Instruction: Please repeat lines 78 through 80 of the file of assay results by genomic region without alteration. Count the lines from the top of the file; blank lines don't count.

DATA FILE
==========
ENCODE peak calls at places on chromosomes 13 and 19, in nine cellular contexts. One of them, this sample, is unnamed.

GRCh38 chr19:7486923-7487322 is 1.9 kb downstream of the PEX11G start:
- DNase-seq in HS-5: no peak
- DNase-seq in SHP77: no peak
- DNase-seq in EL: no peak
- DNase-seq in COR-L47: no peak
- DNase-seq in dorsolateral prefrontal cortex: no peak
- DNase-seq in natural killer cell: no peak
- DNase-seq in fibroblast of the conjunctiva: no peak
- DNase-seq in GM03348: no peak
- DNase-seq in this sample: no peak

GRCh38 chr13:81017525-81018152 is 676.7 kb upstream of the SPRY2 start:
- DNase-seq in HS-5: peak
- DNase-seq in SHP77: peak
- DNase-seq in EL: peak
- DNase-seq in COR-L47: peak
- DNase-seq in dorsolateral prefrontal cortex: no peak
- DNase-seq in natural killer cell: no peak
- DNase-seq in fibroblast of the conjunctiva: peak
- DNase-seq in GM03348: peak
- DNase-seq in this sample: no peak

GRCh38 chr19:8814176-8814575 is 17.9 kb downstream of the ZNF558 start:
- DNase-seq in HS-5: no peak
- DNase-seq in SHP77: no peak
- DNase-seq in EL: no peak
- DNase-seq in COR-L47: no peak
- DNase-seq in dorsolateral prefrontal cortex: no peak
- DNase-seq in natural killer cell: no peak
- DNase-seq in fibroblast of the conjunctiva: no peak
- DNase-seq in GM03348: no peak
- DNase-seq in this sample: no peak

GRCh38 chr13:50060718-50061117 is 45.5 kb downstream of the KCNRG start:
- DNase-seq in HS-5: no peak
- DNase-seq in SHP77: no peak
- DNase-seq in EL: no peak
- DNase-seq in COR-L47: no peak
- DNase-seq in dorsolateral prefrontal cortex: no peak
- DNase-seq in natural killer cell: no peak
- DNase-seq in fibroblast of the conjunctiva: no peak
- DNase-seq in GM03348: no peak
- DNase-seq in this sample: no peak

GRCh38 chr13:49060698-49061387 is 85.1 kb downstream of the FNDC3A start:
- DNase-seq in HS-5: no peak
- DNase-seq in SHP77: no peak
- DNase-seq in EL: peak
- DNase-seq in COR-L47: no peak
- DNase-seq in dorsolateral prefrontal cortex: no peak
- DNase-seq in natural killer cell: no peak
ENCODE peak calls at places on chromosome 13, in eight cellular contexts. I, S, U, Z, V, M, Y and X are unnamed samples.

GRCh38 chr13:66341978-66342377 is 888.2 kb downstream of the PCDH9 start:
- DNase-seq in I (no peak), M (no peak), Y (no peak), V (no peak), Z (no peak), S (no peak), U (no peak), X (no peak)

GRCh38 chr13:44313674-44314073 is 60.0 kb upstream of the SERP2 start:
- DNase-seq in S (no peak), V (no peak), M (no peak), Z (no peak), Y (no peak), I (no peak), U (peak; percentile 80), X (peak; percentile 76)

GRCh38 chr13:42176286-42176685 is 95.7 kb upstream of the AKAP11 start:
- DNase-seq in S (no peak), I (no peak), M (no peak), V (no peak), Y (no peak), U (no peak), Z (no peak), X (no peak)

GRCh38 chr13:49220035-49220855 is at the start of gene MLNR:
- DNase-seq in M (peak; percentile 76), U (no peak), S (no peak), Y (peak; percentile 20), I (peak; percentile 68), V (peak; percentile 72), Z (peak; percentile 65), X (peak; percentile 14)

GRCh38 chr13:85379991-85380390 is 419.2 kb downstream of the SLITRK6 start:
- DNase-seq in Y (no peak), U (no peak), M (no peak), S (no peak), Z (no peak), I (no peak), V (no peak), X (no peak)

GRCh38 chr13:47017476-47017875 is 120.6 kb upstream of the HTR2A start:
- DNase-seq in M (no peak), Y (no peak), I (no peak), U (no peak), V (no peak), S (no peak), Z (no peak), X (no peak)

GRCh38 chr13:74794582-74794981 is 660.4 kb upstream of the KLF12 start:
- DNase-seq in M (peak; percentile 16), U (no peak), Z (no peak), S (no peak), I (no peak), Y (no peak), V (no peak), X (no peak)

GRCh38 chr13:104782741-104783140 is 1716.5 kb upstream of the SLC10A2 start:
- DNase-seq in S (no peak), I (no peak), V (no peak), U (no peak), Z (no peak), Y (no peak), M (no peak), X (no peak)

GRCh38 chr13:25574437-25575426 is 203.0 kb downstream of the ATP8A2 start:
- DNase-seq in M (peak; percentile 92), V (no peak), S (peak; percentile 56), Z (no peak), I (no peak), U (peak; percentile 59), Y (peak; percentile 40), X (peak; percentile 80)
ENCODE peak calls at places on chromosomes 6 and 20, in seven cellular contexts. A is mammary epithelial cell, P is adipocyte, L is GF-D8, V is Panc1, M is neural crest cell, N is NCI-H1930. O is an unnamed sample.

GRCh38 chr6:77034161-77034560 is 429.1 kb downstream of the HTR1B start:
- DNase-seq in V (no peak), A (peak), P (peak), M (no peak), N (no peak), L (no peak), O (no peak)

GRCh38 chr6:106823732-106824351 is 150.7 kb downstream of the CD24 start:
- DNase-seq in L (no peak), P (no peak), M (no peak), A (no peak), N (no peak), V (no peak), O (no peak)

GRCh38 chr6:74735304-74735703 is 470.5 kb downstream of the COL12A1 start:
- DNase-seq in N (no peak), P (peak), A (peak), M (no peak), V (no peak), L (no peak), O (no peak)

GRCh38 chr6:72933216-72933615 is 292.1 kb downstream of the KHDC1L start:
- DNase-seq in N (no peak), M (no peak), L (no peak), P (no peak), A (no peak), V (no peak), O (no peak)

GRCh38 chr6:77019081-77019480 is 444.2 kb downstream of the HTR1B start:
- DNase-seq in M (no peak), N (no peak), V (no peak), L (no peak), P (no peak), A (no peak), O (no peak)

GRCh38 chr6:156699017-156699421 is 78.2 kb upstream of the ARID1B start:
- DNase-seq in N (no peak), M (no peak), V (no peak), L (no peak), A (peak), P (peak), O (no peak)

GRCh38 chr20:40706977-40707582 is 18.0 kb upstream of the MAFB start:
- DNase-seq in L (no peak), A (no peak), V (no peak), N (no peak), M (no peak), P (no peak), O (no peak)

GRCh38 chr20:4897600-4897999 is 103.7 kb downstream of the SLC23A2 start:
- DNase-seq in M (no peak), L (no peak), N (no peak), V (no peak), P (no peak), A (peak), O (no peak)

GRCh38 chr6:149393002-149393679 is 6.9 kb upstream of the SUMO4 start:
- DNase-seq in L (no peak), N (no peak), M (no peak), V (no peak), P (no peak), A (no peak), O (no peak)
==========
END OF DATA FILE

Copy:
- DNase-seq in M (no peak), N (no peak), V (no peak), L (no peak), P (no peak), A (no peak), O (no peak)

GRCh38 chr6:156699017-156699421 is 78.2 kb upstream of the ARID1B start:
- DNase-seq in N (no peak), M (no peak), V (no peak), L (no peak), A (peak), P (peak), O (no peak)